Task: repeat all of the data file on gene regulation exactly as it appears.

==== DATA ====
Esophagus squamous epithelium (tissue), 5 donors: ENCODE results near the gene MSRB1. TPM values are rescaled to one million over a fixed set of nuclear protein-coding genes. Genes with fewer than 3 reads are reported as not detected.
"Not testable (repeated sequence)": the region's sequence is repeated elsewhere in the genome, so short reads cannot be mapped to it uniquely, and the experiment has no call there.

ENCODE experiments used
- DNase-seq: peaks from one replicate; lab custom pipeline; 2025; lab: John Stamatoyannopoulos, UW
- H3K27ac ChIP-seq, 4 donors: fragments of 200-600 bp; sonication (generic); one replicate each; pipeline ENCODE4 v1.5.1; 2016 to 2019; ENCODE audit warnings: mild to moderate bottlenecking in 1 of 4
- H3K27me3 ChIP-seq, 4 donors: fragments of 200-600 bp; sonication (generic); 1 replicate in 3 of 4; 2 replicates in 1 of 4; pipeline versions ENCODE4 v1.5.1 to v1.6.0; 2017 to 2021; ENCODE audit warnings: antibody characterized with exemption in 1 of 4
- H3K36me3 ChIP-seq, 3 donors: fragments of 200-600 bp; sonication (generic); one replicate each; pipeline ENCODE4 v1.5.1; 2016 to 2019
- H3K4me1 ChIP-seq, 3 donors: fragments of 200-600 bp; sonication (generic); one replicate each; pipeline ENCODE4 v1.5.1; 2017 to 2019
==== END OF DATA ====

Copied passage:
Esophagus squamous epithelium (tissue), 5 donors: ENCODE results near the gene MSRB1. TPM values are rescaled to one million over a fixed set of nuclear protein-coding genes. Genes with fewer than 3 reads are reported as not detected.
"Not testable (repeated sequence)": the region's sequence is repeated elsewhere in the genome, so short reads cannot be mapped to it uniquely, and the experiment has no call there.

ENCODE experiments used
- DNase-seq: peaks from one replicate; lab custom pipeline; 2025; lab: John Stamatoyannopoulos, UW
- H3K27ac ChIP-seq, 4 donors: fragments of 200-600 bp; sonication (generic); one replicate each; pipeline ENCODE4 v1.5.1; 2016 to 2019; ENCODE audit warnings: mild to moderate bottlenecking in 1 of 4
- H3K27me3 ChIP-seq, 4 donors: fragments of 200-600 bp; sonication (generic); 1 replicate in 3 of 4; 2 replicates in 1 of 4; pipeline versions ENCODE4 v1.5.1 to v1.6.0; 2017 to 2021; ENCODE audit warnings: antibody characterized with exemption in 1 of 4
- H3K36me3 ChIP-seq, 3 donors: fragments of 200-600 bp; sonication (generic); one replicate each; pipeline ENCODE4 v1.5.1; 2016 to 2019
- H3K4me1 ChIP-seq, 3 donors: fragments of 200-600 bp; sonication (generic); one replicate each; pipeline ENCODE4 v1.5.1; 2017 to 2019